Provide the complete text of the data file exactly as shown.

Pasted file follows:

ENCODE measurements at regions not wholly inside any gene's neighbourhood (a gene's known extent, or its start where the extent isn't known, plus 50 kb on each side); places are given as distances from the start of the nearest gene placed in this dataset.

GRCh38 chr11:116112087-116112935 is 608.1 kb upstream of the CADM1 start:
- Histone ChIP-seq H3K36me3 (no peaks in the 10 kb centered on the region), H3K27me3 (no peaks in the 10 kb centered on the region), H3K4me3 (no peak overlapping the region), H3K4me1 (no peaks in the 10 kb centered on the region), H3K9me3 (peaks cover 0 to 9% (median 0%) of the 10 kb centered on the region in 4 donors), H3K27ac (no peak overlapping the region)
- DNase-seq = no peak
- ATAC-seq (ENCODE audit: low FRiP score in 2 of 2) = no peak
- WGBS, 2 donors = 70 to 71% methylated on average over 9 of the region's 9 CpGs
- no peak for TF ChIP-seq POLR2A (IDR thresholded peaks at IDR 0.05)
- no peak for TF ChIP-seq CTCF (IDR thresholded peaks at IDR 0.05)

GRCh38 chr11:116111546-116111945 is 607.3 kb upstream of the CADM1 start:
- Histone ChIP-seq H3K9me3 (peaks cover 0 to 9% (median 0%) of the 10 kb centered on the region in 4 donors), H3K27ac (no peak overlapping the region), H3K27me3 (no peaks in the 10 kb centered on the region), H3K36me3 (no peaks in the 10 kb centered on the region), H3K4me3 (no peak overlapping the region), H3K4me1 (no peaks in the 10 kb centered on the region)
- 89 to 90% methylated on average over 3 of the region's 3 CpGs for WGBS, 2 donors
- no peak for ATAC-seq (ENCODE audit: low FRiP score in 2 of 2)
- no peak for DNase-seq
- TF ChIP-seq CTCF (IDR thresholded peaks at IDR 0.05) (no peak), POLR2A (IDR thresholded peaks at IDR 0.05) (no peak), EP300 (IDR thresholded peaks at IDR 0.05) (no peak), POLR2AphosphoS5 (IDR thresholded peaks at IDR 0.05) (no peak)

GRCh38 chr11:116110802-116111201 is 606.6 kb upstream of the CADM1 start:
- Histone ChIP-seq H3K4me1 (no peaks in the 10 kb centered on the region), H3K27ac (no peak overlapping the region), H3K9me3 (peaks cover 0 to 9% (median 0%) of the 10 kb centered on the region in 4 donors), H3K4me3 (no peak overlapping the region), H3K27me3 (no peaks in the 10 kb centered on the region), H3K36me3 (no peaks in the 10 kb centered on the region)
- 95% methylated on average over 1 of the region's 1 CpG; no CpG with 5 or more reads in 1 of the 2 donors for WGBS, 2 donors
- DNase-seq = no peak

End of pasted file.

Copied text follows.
ENCODE measurements at regions not wholly inside any gene's neighbourhood (a gene's known extent, or its start where the extent isn't known, plus 50 kb on each side); places are given as distances from the start of the nearest gene placed in this dataset.

GRCh38 chr11:116112087-116112935 is 608.1 kb upstream of the CADM1 start:
- Histone ChIP-seq H3K36me3 (no peaks in the 10 kb centered on the region), H3K27me3 (no peaks in the 10 kb centered on the region), H3K4me3 (no peak overlapping the region), H3K4me1 (no peaks in the 10 kb centered on the region), H3K9me3 (peaks cover 0 to 9% (median 0%) of the 10 kb centered on the region in 4 donors), H3K27ac (no peak overlapping the region)
- DNase-seq = no peak
- ATAC-seq (ENCODE audit: low FRiP score in 2 of 2) = no peak
- WGBS, 2 donors = 70 to 71% methylated on average over 9 of the region's 9 CpGs
- no peak for TF ChIP-seq POLR2A (IDR thresholded peaks at IDR 0.05)
- no peak for TF ChIP-seq CTCF (IDR thresholded peaks at IDR 0.05)

GRCh38 chr11:116111546-116111945 is 607.3 kb upstream of the CADM1 start:
- Histone ChIP-seq H3K9me3 (peaks cover 0 to 9% (median 0%) of the 10 kb centered on the region in 4 donors), H3K27ac (no peak overlapping the region), H3K27me3 (no peaks in the 10 kb centered on the region), H3K36me3 (no peaks in the 10 kb centered on the region), H3K4me3 (no peak overlapping the region), H3K4me1 (no peaks in the 10 kb centered on the region)
- 89 to 90% methylated on average over 3 of the region's 3 CpGs for WGBS, 2 donors
- no peak for ATAC-seq (ENCODE audit: low FRiP score in 2 of 2)
- no peak for DNase-seq
- TF ChIP-seq CTCF (IDR thresholded peaks at IDR 0.05) (no peak), POLR2A (IDR thresholded peaks at IDR 0.05) (no peak), EP300 (IDR thresholded peaks at IDR 0.05) (no peak), POLR2AphosphoS5 (IDR thresholded peaks at IDR 0.05) (no peak)

GRCh38 chr11:116110802-116111201 is 606.6 kb upstream of the CADM1 start:
- Histone ChIP-seq H3K4me1 (no peaks in the 10 kb centered on the region), H3K27ac (no peak overlapping the region), H3K9me3 (peaks cover 0 to 9% (median 0%) of the 10 kb centered on the region in 4 donors), H3K4me3 (no peak overlapping the region), H3K27me3 (no peaks in the 10 kb centered on the region), H3K36me3 (no peaks in the 10 kb centered on the region)
- 95% methylated on average over 1 of the region's 1 CpG; no CpG with 5 or more reads in 1 of the 2 donors for WGBS, 2 donors
- DNase-seq = no peak